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The Guggenheim Museum Bilbao installs an impressive work by Lucio Fontana in the Atrium
Neon Structure for the Ninth Milan Triennial was created by Lucio Fontana in 1951.



BILBAO.- The Guggenheim Museum Bilbao unveiled the installation of a spectacular work by Lucio Fontana in its Atrium, which Museum visitors will be able to enjoy over the next three years. Neon Structure for the Ninth Milan Triennial (Struttura al neon per la IX Triennale di Milano), created by the great Italian-Argentine artist in 1951, is a piece that can simultaneously be considered a drawing, a sculpture, a light design object, and an expressive gesture frozen midair. The privilege of exhibiting it stems from the exceptional partnership between the Fondazione Lucio Fontana in Milan and the Guggenheim Museum Bilbao.

On the Threshold, engages with an exceptional interlocutor: the building designed by Frank Gehry, whose sketches scrawled on paper are reminiscent of Fontana’s spatial arabesques. Because of its luminosity and sheer size, the impressive neon plays with perspective and distance, intensifying viewers’ experience of the architecture, which is perceptible both inside and outside the Museum.

Throughout his career, Lucio Fontana (b. 1899, Rosario, Argentina – d. 1968, Varese, Italy) turned space into a topic of constant inquiry and meditation, and he addressed it in multiple contexts using a wide range of materials. After ushering in the Spatialist movement and returning to Italy in 1947, Fontana gradually veered towards radical abstraction and experimentation. A pioneer in his use of empty space as a generator and unique component of artworks, Fontana was a key figure in the development of multiple avant-garde groups—including the international group Zero—as well as serving as a touchstone for notable artists from subsequent generations, including Yves Klein, Jorge Oteiza and Jesús Rafael Soto. Despite being world-renowned for his blazing monochrome, cut, and punctured canvases, Fontana always considered himself a sculptor and approached each piece with a complete experience of color and gesture, time, depth, volume, material, and light.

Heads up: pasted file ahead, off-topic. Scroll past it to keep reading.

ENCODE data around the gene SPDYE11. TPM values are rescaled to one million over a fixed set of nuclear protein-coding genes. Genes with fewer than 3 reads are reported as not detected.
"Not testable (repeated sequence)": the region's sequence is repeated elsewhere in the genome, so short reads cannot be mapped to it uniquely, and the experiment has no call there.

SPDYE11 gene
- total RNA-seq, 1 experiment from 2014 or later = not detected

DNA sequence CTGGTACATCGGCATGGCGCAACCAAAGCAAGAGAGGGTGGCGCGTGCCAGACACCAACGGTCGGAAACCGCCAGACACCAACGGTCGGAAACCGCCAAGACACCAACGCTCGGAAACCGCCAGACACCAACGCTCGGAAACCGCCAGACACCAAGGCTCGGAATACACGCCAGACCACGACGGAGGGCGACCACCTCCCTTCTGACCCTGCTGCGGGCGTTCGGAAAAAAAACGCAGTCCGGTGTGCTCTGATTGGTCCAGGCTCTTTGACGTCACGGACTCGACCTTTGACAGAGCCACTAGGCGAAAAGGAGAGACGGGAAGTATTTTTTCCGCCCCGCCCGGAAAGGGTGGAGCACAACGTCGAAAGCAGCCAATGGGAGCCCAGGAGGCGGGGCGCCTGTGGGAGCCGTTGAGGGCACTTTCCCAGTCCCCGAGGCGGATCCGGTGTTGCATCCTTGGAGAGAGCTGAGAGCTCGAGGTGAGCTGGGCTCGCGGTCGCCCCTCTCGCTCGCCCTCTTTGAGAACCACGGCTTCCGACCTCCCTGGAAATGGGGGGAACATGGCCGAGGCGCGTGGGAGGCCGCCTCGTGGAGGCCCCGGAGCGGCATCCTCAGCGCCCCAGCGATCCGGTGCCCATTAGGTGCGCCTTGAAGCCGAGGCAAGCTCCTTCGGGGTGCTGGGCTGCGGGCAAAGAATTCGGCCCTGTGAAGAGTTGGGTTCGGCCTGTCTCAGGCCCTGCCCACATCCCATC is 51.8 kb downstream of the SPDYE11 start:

In the words of the president of the Fondazione Lucio Fontana, Paolo Laurini, “The neon created for the Ninth Milan Triennial in 1951 can easily be considered one of the most representative and iconic works of Lucio Fontana, a perfect example of his groundbreaking creativity.” In Laurini’s opinion, this work’s presentation in the Atrium of the Guggenheim Museum Bilbao is exceptional because, “the artist always had a special relationship with architects, whose spatial sensibility he felt an affinity for. The amazing naturalness with which Fontana’s installation in Bilbao engages in dialogue with Frank Gehry’s fascinating architecture—offering provocative and novel visions and perspectives—leads us to think that this work would find an ideal echo here.”

Neon Structure for the Ninth Milan Triennial is one of the most striking expressions of the convergence of art and technology in the 20th century. Made of a surprising material for the aesthetic criteria of its day, the piece arose from a specific commission for the vestibule of the 1951 Milan Triennial. With his spatial neon drawing, Fontana may have been responding to the famous “light drawings” that Pablo Picasso made in conjunction with the photographer Gjon Mili in 1950. In contrast to the use of electric light as an “exotic” material in the traditional arts, with its hundreds of meters of twisted, chaotic neon, Fontana suggested a tour de force of the industry’s capacity back in the day. He thus put into practice one of the proclamations of the Spatialist manifesto of 1948: “With the resources of modern technology, we shall make appear in the sky artificial forms / amazing rainbows / luminous posters.” At the same time, its sinuosity unexpectedly joined the Baroque aesthetic, which he had so fervently admired since his youth, with the technology program of the space age.










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